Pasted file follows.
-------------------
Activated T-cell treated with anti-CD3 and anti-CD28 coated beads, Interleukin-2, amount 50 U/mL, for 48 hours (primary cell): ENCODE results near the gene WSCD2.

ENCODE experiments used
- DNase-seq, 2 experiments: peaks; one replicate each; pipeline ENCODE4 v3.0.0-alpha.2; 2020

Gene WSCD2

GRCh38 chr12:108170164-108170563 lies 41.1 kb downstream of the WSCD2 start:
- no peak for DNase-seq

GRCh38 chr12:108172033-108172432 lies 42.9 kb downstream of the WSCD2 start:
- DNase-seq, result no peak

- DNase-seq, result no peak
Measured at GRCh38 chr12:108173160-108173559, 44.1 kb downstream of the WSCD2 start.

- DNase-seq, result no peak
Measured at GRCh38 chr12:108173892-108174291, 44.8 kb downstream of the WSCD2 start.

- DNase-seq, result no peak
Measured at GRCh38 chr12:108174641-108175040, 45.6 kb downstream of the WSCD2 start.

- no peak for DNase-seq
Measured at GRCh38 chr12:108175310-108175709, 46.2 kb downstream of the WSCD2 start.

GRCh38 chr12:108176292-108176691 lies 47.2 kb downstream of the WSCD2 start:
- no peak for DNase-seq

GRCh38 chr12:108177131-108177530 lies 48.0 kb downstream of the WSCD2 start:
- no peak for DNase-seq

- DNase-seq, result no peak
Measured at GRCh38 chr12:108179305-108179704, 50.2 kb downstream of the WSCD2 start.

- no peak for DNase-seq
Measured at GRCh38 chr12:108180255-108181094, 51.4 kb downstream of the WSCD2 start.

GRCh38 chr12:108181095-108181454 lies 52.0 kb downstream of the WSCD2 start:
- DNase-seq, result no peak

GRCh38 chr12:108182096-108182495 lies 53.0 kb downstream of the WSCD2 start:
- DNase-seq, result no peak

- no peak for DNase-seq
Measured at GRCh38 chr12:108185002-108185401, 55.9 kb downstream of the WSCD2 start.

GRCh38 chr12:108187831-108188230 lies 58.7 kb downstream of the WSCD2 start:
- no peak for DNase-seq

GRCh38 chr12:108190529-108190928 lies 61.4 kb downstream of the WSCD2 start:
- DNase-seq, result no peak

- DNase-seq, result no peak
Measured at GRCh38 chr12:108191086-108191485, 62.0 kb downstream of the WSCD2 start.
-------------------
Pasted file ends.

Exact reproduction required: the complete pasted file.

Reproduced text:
Activated T-cell treated with anti-CD3 and anti-CD28 coated beads, Interleukin-2, amount 50 U/mL, for 48 hours (primary cell): ENCODE results near the gene WSCD2.

ENCODE experiments used
- DNase-seq, 2 experiments: peaks; one replicate each; pipeline ENCODE4 v3.0.0-alpha.2; 2020

Gene WSCD2

GRCh38 chr12:108170164-108170563 lies 41.1 kb downstream of the WSCD2 start:
- no peak for DNase-seq

GRCh38 chr12:108172033-108172432 lies 42.9 kb downstream of the WSCD2 start:
- DNase-seq, result no peak

- DNase-seq, result no peak
Measured at GRCh38 chr12:108173160-108173559, 44.1 kb downstream of the WSCD2 start.

- DNase-seq, result no peak
Measured at GRCh38 chr12:108173892-108174291, 44.8 kb downstream of the WSCD2 start.

- DNase-seq, result no peak
Measured at GRCh38 chr12:108174641-108175040, 45.6 kb downstream of the WSCD2 start.

- no peak for DNase-seq
Measured at GRCh38 chr12:108175310-108175709, 46.2 kb downstream of the WSCD2 start.

GRCh38 chr12:108176292-108176691 lies 47.2 kb downstream of the WSCD2 start:
- no peak for DNase-seq

GRCh38 chr12:108177131-108177530 lies 48.0 kb downstream of the WSCD2 start:
- no peak for DNase-seq

- DNase-seq, result no peak
Measured at GRCh38 chr12:108179305-108179704, 50.2 kb downstream of the WSCD2 start.

- no peak for DNase-seq
Measured at GRCh38 chr12:108180255-108181094, 51.4 kb downstream of the WSCD2 start.

GRCh38 chr12:108181095-108181454 lies 52.0 kb downstream of the WSCD2 start:
- DNase-seq, result no peak

GRCh38 chr12:108182096-108182495 lies 53.0 kb downstream of the WSCD2 start:
- DNase-seq, result no peak

- no peak for DNase-seq
Measured at GRCh38 chr12:108185002-108185401, 55.9 kb downstream of the WSCD2 start.

GRCh38 chr12:108187831-108188230 lies 58.7 kb downstream of the WSCD2 start:
- no peak for DNase-seq

GRCh38 chr12:108190529-108190928 lies 61.4 kb downstream of the WSCD2 start:
- DNase-seq, result no peak

- DNase-seq, result no peak
Measured at GRCh38 chr12:108191086-108191485, 62.0 kb downstream of the WSCD2 start.